Eastman received a question about who ultimately makes decisions about the R-Line? He said that it would be made in his office.

Next Steps:

At the close of the meeting Philip asked for volunteers to serve on a steering work group that would help to digest and evaluate the information being presented to the group and then make recommendations to the larger group re: appropriate courses of action.

The next meeting will be held in September. Let us know about additional topics you would like to have covered. The effectiveness of the partnership depends on keeping topicsrelevant, members engaged, and issues moving forward! Let us know any additions or corrections to these meeting notes. Feedback is welcome and encouraged; call Philip 919-247-8794 or email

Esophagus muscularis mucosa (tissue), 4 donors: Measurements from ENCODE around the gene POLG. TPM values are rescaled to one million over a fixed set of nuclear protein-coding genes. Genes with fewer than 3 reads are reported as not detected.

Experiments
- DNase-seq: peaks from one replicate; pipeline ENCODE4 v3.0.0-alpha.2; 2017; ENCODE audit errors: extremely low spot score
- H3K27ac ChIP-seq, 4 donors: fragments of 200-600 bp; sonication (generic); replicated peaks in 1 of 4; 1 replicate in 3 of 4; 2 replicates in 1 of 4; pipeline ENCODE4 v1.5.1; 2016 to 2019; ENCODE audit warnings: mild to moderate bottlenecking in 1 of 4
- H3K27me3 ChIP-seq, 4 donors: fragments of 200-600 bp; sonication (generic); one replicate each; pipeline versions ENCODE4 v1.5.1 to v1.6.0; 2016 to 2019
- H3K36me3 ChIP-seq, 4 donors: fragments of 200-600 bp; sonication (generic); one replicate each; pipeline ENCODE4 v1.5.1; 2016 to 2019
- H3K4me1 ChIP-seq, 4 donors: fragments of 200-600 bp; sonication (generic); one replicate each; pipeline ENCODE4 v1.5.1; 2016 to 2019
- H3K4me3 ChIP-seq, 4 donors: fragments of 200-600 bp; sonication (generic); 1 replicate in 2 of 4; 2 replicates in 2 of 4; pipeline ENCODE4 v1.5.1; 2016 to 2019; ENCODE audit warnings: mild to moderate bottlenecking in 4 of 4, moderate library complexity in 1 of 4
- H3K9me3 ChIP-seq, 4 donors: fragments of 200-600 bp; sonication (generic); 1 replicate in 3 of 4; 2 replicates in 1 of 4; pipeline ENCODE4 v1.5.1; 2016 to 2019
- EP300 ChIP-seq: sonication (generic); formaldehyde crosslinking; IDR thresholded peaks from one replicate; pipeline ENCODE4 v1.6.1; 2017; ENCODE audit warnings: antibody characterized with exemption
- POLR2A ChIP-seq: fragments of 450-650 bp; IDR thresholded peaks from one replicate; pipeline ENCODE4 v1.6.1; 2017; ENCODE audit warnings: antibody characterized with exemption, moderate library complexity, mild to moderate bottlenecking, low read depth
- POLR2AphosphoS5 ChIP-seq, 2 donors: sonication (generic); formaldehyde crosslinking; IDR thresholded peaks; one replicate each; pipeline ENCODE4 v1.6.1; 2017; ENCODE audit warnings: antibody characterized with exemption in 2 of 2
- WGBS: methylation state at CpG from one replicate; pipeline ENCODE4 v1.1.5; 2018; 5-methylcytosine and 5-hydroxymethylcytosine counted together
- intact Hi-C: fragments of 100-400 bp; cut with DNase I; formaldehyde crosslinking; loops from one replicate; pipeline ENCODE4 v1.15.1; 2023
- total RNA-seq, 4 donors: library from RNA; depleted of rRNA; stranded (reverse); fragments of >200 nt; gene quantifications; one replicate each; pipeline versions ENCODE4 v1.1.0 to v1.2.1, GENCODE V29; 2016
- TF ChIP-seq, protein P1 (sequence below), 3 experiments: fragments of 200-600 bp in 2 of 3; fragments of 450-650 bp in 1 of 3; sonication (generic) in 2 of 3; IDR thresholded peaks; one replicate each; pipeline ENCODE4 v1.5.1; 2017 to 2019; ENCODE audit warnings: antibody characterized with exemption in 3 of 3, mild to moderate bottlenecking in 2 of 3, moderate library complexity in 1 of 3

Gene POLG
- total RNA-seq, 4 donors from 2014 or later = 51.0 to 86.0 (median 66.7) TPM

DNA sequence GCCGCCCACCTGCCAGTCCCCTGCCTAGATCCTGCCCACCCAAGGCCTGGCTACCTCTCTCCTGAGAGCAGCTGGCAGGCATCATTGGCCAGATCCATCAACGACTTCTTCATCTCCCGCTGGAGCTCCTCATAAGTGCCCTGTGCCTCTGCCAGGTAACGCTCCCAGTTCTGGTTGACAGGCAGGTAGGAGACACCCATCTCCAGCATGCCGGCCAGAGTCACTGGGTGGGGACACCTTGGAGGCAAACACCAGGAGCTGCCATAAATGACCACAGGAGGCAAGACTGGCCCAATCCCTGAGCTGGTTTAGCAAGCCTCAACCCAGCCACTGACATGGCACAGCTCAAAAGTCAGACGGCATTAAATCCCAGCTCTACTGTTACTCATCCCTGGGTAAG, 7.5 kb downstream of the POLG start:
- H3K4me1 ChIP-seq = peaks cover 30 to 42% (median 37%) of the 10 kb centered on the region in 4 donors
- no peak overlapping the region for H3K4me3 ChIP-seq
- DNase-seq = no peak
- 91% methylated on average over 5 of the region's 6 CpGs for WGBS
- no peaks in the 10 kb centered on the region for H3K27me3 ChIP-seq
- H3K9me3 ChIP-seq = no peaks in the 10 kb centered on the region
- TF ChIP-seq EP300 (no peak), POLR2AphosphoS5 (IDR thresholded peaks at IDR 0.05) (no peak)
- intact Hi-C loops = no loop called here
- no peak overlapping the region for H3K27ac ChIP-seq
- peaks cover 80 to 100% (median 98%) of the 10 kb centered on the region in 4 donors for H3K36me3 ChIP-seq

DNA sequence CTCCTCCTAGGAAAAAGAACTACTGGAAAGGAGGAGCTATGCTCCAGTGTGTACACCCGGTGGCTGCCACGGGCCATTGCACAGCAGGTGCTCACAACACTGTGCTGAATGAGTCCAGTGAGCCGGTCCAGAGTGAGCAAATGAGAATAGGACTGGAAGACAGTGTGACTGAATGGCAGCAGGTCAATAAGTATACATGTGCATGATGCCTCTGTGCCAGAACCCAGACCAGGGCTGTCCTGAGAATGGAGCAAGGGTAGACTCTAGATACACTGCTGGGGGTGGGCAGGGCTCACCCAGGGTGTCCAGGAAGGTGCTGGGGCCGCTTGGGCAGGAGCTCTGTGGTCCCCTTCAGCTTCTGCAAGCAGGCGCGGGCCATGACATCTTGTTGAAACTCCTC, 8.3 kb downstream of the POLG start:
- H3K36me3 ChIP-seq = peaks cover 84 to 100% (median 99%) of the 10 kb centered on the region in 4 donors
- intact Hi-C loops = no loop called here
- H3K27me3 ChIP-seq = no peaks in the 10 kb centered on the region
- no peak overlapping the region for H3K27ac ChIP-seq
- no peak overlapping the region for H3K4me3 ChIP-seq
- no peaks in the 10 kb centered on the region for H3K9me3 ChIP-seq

Many thanks to Trisha Hasch and the Urban Design Center, and to Sarah Roholt and Naudain Machen for helping to organize the PSP meetings.